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My worn and heavily marked copy of the original hardback edition of Peter Brown’s biography of St. Augustine, its binding held together by sturdy book tape, sits on a bookshelf close to my desk as it has since it first appeared in 1967. On the inside cover I have a little note, “Reviewed in Christian Century 1968,” and at the rear a list of words and phrases with page numbers that caught my attention when I first read it. Now there sits beside it a shiny new edition, this one a classy paperback with a reproduction of the Vision of St. Augustine by Vittorio Carpaccio (1460–1523) on its cover. The man who wrote the original work was a promising young scholar in his early thirties at All Soul’s College at Oxford; the person who issues the new edition is Rollins Professor of History at Princeton, the most renowned student of Augustine in the world, and one of the most respected historians of the religious history of the later Roman Empire.

The text of the biography remains the same, but Brown has added two lengthy epilogues, the first entitled “New Evidences,” the second “New Directions.” Like the book itself they are wise, engaging, and perceptive, written in the sparkling and graceful prose that Brown seems to produce so effortlessly.

Several years before he died in 430, Augustine began to read through all his writings and wrote what we know today as the Retractiones, a title that might be translated as “reconsiderations.” In this work he commented one by one on all his writings, giving details about the date and circumstances of the work, noting places where he had changed his mind, pointing out passages where he got things wrong, for example where he had cited a biblical text from memory and not gotten it correct. He was in his early seventies (he was born in 354), a famous bishop of the Church, a man whose opinion was sought from all over the Christian world, and he wanted to make certain that future generations had a reliable list of his works. He also wanted to be the first interpreter of his writings.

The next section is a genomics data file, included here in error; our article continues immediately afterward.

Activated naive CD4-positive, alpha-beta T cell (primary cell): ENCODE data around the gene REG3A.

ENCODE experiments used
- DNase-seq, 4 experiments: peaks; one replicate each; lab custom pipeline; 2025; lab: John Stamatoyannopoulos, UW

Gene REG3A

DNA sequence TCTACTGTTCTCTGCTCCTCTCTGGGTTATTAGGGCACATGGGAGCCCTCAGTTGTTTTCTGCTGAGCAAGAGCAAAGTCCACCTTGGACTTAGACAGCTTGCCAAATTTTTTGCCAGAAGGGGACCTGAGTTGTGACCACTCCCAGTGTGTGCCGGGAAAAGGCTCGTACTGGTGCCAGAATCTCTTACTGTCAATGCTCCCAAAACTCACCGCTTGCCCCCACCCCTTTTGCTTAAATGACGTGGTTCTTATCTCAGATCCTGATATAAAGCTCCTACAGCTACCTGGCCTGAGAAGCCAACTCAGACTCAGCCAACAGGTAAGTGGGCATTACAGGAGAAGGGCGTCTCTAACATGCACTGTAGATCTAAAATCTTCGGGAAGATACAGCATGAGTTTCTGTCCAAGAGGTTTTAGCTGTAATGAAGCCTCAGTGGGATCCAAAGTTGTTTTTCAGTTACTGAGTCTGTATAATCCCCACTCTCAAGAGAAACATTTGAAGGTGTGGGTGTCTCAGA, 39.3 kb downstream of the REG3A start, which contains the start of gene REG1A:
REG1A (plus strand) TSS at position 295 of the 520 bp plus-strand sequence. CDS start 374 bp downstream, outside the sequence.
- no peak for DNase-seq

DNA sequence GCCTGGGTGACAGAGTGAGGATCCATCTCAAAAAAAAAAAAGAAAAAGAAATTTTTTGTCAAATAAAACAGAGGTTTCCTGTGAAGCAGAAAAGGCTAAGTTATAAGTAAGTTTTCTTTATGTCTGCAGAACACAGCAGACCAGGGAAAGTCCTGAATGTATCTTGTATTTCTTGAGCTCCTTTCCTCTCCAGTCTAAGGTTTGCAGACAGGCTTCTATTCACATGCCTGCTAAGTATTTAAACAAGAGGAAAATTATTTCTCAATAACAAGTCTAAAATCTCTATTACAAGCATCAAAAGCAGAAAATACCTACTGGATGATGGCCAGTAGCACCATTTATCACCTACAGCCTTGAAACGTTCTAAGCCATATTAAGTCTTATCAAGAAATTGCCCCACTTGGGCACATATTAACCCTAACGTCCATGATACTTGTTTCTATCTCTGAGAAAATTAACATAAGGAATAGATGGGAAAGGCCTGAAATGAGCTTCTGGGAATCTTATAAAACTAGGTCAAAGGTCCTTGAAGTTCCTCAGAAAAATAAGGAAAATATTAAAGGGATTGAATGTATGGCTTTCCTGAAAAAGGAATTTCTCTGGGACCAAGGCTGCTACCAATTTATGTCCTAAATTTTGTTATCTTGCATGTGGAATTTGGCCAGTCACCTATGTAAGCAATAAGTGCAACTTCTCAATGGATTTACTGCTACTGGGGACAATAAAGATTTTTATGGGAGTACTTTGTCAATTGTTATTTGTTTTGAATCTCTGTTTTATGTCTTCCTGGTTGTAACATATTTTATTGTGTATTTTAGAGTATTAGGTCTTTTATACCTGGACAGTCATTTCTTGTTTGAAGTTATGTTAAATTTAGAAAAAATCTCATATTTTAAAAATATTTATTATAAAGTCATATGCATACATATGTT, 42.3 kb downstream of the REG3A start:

Augustine intended to do the same for his letters and sermons, but in 428 eight books of Julian Eclanum, Augustine’s most vigorous theological opponent in his later years, arrived in Hippo and Augustine realized they had to be answered. So he put aside the task of reading his letters and turned again with weariness and resignation to the task thrust upon him. He died before he could return to the letters. As a consequence we do not have a certain list of his letters and sermons. It had, however, been assumed by scholars that the standard editions included all the sermons and letters that were preserved.

In 1969 the Austrian Academy of Sciences began to catalogue the Augustine manuscripts in the libraries of Europe (some fifteen thousand in all) and in 1969 Johannes Divjak, a scholar from Vienna, came to France to work on the project. In the Bibliothèque Municipale of Marseilles, to the astonishment of Augustine scholars, he discovered a manuscript of Augustine’s letters that included twenty-nine letters that were wholly unknown. The manuscript in which they were found is relatively late, fifteenth century, but Augustine scholars are certain they are genuine. Many come from late in Augustine’s life and shed light on events in North Africa in which he was intimately involved. The letters are now available in an English translation by Robert Eno in the series Fathers of the Church published by Catholic University of America Press in 1989.